Digital Parenting 101 - From Screen Time to Social Media

Tips for Dealing with the Internet, Mobile Devices, Social Media and Your Kids

Family taking selfie with tablet
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Parenting today has a lot more complexity than it did for previous generations. The addition of the Internet, cell phones, and other forms of technology, not only add more to think about, but a faster pace of change. New social media sites crop up daily, apps are appearing like weeds, and access is ever-present. It's overwhelming to stay on top of it, and nearly impossible to monitor everything. Still, while it seems easiest to throw your hands up in the air, the best thing to do is to learn as much as you can and arm yourself with knowledge.

You may not be able to watch everything, but sometimes the key is just to show that you're paying attention at all.

The list of concerns for digital parenting are long, but here are some of the basics with information, tips, and resources for all of them.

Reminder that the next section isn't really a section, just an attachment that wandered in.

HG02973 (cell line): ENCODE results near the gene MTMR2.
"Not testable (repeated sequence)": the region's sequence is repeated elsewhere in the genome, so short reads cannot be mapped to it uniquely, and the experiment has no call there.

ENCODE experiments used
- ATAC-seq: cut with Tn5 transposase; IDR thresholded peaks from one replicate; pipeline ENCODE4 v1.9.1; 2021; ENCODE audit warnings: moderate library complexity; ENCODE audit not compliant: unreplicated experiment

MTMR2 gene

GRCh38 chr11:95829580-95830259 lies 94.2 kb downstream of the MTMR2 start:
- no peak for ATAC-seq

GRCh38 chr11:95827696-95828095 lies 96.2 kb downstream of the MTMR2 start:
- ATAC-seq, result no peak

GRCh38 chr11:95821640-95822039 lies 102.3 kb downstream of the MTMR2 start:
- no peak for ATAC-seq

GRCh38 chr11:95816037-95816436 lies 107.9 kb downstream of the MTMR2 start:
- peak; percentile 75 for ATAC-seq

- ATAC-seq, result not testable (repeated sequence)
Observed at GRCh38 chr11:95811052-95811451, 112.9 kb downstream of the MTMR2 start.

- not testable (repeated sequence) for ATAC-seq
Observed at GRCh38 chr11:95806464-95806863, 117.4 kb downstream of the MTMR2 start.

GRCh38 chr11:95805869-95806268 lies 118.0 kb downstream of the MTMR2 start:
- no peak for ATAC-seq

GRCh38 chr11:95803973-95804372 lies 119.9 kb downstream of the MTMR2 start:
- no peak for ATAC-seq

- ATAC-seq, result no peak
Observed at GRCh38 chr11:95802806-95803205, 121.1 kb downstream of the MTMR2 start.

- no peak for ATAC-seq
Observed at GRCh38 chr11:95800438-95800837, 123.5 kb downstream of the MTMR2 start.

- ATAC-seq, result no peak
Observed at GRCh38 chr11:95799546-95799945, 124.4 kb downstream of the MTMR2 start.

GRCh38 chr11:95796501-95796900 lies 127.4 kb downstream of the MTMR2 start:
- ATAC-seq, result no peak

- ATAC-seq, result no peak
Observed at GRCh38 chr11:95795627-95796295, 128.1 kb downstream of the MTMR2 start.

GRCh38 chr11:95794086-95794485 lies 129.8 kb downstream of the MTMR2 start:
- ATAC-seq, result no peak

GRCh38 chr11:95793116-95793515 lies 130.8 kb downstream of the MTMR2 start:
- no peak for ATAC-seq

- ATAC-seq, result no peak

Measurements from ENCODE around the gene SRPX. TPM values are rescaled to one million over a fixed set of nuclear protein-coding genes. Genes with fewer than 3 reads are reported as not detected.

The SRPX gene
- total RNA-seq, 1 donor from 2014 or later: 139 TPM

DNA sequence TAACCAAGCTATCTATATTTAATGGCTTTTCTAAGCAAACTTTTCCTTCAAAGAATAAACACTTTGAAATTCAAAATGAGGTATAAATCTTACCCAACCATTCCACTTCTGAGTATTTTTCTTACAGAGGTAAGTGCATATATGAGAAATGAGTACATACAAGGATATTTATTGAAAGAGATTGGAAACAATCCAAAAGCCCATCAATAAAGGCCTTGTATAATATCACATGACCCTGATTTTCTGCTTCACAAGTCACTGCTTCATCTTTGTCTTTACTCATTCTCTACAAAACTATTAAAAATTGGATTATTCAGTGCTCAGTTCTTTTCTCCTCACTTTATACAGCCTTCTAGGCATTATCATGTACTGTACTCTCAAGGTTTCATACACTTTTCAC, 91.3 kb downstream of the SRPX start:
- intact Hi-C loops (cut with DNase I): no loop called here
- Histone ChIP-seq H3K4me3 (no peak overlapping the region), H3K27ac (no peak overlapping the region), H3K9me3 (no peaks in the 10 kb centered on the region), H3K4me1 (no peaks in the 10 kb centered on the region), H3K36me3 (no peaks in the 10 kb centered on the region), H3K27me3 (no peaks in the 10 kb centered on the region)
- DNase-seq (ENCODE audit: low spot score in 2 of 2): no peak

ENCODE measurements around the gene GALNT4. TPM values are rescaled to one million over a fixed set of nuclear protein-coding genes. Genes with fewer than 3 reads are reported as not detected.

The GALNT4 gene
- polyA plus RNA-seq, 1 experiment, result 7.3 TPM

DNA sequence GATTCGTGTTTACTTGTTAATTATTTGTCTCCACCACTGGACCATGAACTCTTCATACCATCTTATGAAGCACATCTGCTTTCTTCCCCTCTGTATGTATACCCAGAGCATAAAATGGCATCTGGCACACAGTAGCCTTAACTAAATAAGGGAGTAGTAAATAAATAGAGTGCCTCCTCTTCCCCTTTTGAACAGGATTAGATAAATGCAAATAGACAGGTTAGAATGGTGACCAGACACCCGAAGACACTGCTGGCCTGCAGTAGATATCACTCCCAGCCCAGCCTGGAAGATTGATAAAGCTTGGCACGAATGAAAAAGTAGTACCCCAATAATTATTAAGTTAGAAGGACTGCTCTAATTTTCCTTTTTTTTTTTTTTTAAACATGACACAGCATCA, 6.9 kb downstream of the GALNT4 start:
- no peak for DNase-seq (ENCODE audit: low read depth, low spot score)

Screen Time

When kids are little, it's easy to manage their technology use since you're already keeping a watchful eye on them for other safety reasons. The biggest concern for little ones is the amount and quality of screen time they have access to. The American Academy of Pediatrics has long held with some strict screen time limits that didn't acknowledge the difference between interactive/constructive screen time and passive screen time. Passive screen time is spent staring at a TV program, video or movie, either on the the big screen, or on a device. Interactive screen time is spent playing video games, moving along with a game or on-screen fitness activities, or exploring apps.